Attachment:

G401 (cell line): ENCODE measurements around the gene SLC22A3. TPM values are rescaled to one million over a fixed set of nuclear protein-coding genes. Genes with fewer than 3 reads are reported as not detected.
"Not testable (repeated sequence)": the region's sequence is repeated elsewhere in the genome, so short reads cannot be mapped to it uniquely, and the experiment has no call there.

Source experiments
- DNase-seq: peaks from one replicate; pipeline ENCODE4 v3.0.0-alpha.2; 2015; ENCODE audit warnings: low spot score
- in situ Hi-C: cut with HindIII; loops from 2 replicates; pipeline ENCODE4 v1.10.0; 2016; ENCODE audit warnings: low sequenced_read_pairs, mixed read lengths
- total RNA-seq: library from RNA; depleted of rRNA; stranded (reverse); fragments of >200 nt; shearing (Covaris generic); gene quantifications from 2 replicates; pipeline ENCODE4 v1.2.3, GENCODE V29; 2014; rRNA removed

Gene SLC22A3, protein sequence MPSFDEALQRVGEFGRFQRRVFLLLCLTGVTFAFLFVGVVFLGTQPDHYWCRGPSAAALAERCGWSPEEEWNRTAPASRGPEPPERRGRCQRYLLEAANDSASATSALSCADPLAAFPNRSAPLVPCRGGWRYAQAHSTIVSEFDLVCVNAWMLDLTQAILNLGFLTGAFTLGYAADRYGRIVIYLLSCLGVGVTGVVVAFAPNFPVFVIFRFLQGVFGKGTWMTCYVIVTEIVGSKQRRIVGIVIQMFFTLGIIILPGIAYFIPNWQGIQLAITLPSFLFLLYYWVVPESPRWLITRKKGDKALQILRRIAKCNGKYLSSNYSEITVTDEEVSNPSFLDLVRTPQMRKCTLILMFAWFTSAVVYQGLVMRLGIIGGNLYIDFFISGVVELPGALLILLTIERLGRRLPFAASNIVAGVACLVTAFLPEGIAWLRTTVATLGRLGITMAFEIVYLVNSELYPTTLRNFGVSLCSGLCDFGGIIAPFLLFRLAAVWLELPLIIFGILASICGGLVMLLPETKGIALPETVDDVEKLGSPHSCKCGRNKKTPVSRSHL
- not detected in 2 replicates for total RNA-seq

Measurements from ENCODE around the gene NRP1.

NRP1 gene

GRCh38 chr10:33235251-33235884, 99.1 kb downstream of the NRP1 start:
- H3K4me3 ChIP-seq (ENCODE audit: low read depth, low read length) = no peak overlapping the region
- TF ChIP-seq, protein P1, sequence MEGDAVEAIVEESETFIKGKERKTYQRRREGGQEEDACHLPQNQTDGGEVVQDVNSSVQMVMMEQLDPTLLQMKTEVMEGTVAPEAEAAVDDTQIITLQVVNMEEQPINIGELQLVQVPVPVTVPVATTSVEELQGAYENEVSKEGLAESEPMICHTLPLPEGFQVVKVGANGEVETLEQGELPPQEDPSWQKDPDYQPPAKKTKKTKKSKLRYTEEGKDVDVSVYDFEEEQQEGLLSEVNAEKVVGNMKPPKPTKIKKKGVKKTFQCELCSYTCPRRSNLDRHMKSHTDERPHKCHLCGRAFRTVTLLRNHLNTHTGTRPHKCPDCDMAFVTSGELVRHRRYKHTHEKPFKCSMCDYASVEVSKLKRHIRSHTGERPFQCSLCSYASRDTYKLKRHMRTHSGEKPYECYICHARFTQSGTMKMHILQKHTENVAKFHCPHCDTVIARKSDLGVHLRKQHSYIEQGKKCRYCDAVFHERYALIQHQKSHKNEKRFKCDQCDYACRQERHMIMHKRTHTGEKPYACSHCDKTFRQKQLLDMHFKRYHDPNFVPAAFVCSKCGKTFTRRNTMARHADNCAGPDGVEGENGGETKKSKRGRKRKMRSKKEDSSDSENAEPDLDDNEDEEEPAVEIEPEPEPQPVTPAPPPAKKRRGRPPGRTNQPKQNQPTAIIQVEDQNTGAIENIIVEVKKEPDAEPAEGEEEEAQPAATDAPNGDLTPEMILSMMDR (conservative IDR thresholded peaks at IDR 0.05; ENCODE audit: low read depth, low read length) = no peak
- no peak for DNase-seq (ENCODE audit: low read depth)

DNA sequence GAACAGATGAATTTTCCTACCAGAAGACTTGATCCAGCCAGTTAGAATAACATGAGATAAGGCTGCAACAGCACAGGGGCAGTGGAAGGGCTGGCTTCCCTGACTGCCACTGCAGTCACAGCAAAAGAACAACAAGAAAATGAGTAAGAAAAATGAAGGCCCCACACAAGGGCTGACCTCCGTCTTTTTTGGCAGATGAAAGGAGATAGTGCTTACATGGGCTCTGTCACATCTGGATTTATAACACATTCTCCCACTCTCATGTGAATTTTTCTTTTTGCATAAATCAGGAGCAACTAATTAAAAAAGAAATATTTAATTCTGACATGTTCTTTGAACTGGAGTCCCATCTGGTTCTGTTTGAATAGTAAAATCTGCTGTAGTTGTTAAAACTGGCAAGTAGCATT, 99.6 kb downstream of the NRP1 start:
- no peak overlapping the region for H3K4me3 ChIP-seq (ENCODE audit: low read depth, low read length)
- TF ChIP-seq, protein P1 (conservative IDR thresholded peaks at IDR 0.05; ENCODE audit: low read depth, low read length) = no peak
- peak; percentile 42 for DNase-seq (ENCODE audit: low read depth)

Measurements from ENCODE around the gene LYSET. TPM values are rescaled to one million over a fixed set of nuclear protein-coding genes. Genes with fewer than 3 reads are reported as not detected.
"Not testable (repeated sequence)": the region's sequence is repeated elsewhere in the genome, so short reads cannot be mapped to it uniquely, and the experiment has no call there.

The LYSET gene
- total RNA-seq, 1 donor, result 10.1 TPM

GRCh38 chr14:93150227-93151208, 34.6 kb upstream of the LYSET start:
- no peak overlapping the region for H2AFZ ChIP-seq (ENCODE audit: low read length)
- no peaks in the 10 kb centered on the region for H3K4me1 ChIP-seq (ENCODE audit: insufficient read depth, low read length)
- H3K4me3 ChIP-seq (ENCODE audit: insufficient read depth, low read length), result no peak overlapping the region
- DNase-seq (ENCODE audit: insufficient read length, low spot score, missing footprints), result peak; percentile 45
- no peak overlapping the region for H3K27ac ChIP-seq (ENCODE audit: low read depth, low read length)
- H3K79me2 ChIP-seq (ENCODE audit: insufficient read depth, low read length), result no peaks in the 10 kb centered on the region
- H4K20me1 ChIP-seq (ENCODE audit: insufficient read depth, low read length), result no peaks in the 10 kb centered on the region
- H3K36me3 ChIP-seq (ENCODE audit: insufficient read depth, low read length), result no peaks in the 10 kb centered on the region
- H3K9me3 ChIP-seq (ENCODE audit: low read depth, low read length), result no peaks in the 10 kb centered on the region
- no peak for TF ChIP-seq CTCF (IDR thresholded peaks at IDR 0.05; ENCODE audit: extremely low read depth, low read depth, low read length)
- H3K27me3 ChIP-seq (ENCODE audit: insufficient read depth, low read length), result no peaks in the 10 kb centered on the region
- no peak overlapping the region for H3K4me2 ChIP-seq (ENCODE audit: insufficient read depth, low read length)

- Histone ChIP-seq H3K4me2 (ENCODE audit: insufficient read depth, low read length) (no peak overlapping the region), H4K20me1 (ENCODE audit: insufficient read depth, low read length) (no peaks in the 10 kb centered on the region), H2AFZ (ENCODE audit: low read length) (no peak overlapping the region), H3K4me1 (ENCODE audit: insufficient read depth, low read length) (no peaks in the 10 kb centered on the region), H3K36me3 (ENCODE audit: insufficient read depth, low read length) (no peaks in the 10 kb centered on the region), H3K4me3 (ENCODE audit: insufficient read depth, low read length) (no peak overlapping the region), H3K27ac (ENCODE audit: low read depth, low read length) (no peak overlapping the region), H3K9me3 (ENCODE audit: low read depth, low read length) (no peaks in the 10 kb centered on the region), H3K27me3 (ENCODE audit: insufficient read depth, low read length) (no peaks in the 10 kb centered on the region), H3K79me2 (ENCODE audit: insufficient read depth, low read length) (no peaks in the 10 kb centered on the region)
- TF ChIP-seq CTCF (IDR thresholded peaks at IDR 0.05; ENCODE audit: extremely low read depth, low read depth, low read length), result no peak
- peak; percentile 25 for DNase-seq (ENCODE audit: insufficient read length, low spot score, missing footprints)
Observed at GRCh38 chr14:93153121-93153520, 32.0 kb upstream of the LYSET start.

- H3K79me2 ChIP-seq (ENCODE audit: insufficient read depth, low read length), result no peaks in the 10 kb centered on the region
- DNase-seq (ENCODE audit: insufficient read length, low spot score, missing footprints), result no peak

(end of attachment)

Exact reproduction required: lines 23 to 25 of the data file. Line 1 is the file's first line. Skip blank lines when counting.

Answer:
GRCh38 chr14:93150227-93151208, 34.6 kb upstream of the LYSET start:
- no peak overlapping the region for H2AFZ ChIP-seq (ENCODE audit: low read length)
- no peaks in the 10 kb centered on the region for H3K4me1 ChIP-seq (ENCODE audit: insufficient read depth, low read length)